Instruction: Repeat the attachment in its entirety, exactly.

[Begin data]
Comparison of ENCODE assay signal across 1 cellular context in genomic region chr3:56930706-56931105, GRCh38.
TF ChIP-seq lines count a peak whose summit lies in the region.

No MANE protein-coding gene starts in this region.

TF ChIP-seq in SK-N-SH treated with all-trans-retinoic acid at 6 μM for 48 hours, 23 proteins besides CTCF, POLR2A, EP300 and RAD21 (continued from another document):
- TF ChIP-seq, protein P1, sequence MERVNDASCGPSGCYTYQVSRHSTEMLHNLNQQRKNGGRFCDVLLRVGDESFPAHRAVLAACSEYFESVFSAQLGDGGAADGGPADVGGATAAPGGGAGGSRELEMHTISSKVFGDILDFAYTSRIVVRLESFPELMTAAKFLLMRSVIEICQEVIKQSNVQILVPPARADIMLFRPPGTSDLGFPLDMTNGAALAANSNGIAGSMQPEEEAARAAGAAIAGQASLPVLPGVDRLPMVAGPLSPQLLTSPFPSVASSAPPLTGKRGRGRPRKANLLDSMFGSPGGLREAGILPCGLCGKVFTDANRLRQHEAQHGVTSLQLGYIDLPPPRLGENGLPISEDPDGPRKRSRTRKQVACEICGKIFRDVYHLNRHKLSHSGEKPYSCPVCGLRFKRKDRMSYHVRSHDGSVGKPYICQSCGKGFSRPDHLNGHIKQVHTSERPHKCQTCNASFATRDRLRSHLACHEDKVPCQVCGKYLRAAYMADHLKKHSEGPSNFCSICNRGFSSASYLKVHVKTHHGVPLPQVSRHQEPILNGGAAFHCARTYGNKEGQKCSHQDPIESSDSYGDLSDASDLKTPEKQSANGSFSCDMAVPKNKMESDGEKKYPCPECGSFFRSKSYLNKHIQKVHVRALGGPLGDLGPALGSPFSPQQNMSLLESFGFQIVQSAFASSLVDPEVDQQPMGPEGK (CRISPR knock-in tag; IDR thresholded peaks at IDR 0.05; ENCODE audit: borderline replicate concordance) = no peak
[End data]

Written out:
Comparison of ENCODE assay signal across 1 cellular context in genomic region chr3:56930706-56931105, GRCh38.
TF ChIP-seq lines count a peak whose summit lies in the region.

No MANE protein-coding gene starts in this region.

TF ChIP-seq in SK-N-SH treated with all-trans-retinoic acid at 6 μM for 48 hours, 23 proteins besides CTCF, POLR2A, EP300 and RAD21 (continued from another document):
- TF ChIP-seq, protein P1, sequence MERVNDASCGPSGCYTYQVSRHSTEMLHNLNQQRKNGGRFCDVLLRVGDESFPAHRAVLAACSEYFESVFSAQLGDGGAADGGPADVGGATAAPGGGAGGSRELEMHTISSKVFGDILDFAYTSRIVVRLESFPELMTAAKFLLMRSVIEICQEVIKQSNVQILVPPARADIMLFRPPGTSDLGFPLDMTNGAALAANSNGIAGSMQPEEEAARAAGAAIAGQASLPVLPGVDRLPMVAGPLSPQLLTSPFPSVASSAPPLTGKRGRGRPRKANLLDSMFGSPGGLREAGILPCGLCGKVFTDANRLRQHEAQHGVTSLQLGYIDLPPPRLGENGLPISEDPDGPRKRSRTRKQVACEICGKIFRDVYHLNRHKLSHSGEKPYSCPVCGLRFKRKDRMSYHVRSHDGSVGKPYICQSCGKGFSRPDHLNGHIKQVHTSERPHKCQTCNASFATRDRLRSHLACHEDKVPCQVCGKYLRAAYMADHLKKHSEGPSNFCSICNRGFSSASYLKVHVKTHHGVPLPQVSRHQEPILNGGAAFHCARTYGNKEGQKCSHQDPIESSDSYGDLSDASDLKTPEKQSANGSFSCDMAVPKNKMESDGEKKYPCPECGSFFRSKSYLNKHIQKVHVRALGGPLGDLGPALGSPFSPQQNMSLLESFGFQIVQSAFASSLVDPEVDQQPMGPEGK (CRISPR knock-in tag; IDR thresholded peaks at IDR 0.05; ENCODE audit: borderline replicate concordance) = no peak